Sekishu-banshi (“half sheets of Sekishu”)

– Intangible cultural heritages on UNESCO since 2014 –

sekishu

TESUKI WASHI BERLIN’s selections:

Article No. g/m2 size Image
AK-SEK-001 26g/m2 53 x 74cm  
AK-SEK-002 26g/m2 53 x 74cm  

*Material: 100% Kozo( Shimane Pref.), Green Bark

 

Tesuki washi was invented in 105 AD by a Chinese official named Cai Lun, and introduced to Japan in 610 AD by Doncho, a Buddhist monk from Korea. Sekishu washi, the special washi paper of western Shimane Prefecture, also has a long history of over a thousand years long. The name Sekishu comes from the Sekishu region (present-day Iwami), where the paper was first produced. The paper is also known as Sekishu-banshi (“half sheets of Sekishu”) because of the cut of the paper.

However, the name Sekishu is probably much older, as Kamisuki Chohoki (A Handy Guide to Papermaking), a book written by Kunisaki Jihei and published in 1798, states that Kakinomoto No Hitomaro, a leading official in the area, taught papermaking skills to the local people sometime around 704-715 AD. From then on, for over 1300 years, the art of handmade washi has been maintained and preserved within the area.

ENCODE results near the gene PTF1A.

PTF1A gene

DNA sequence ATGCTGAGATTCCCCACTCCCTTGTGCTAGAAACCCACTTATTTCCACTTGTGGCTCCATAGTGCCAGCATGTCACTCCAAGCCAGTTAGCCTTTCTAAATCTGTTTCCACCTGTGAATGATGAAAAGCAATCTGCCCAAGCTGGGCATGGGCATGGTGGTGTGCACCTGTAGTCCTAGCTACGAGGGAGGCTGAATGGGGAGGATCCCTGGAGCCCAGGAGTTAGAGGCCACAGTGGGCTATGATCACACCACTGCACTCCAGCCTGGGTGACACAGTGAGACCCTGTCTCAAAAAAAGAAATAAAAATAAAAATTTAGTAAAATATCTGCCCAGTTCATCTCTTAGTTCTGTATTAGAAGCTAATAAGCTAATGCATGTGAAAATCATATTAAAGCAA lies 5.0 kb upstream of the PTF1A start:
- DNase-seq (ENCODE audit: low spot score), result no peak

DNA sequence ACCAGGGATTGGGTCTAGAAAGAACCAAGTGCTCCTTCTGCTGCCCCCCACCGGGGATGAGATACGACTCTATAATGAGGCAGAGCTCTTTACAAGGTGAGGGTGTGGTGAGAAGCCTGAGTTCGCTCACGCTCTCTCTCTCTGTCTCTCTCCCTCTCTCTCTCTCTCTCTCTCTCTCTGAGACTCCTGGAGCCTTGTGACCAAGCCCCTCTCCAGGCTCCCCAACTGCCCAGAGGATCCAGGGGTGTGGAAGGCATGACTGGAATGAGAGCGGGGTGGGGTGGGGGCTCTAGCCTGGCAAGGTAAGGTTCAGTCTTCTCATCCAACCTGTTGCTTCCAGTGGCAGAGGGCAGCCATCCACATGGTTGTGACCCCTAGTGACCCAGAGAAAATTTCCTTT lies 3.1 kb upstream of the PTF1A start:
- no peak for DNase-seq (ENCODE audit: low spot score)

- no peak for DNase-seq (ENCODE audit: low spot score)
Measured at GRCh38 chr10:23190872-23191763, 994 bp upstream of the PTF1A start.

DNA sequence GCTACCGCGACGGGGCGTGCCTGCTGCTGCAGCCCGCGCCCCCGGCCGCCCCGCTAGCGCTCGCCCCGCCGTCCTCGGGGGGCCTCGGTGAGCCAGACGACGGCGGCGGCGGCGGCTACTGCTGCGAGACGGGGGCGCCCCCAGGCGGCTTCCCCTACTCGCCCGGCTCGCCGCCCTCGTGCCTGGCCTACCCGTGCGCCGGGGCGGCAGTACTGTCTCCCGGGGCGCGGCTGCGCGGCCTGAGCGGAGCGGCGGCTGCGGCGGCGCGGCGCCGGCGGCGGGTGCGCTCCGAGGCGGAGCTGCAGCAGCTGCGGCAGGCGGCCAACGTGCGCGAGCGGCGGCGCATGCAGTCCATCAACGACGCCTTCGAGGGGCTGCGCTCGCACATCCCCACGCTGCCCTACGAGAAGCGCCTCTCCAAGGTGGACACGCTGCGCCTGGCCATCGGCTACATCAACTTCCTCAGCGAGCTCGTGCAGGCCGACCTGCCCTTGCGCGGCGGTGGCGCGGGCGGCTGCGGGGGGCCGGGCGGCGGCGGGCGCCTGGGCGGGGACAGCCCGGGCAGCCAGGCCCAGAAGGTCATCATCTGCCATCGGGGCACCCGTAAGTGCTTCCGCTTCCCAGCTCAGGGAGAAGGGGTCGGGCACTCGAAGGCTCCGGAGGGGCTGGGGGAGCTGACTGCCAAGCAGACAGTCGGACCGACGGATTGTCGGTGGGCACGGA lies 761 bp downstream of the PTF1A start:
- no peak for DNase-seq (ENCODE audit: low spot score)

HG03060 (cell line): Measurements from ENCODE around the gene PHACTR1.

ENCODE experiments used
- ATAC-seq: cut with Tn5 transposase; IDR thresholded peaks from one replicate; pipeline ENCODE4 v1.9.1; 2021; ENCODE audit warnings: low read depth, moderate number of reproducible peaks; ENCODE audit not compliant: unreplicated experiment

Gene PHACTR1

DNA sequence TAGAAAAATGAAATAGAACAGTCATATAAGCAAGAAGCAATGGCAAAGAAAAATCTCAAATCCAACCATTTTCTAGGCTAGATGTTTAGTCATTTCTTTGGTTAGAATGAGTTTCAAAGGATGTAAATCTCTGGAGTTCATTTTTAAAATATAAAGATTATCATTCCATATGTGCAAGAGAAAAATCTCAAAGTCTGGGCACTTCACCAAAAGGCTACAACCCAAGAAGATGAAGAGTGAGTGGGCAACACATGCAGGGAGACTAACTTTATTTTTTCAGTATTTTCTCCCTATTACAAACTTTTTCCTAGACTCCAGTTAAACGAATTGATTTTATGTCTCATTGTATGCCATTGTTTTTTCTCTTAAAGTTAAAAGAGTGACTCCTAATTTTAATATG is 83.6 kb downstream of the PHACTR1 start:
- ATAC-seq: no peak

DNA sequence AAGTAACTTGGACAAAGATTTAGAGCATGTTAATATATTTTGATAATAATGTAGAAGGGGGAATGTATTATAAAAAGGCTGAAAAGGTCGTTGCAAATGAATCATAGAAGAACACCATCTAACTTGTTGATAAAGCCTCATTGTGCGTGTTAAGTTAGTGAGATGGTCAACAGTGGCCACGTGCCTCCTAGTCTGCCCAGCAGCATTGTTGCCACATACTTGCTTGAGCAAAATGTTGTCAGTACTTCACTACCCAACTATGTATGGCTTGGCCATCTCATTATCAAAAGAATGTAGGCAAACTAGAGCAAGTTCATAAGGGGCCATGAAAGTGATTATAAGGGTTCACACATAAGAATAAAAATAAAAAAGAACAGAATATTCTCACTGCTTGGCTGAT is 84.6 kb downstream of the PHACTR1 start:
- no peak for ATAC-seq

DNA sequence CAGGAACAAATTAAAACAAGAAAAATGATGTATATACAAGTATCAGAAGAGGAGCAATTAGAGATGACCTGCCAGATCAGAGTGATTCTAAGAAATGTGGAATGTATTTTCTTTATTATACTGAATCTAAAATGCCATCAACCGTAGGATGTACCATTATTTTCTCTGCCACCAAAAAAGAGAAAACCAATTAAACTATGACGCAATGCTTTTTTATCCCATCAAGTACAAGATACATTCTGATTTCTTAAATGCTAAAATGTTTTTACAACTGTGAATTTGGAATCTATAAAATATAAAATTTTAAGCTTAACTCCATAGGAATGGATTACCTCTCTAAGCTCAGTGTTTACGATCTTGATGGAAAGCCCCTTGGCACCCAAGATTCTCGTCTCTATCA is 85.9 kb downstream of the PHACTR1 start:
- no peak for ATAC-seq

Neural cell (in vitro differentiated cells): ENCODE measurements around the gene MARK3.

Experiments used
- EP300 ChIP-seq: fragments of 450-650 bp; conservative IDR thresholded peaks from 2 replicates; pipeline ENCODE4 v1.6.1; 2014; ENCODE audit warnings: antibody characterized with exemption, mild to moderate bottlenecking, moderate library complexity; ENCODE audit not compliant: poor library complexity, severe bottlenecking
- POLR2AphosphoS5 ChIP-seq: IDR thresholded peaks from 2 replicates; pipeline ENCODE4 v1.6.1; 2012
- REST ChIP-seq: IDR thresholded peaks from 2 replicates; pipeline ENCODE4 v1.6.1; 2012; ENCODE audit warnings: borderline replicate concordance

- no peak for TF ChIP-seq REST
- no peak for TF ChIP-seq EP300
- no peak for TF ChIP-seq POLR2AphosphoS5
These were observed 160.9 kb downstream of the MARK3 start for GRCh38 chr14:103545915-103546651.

Sekishu-banshi made from Sekishu kozo is well known as the strongest paper produced in Japan. By the Edo period (1603-1867), Sekishu-banshi was popular among Osaka merchants for use in account books, and that name became widely known. Whenever a fire broke out, the merchants did not hesitate to throw their account books into a well to protect the records; the merchants were not worried about the paper being damaged by water.
Sekishu-banshi was registered at “the Representative List of the Intangible Cultural Heritage of Humanity” based on the UNESCO Convention for the Safeguarding of the Intangible Cultural Heritage in 2009.
At this time, Sekishu-banshi was reregistered at “the Representative List of the Intangible Cultural Heritage of Humanity” based on the UNESCO Convention for the Safeguarding of the Intangible Cultural Heritage in 2014, as “Washi, craftsmanship of traditional Japanese hand-made paper”.  Current number of certificated masters are only 4 .

Source:
http://www.sekishu.jp/en/history/index.html

 

Master:
Mr. Akira Kubota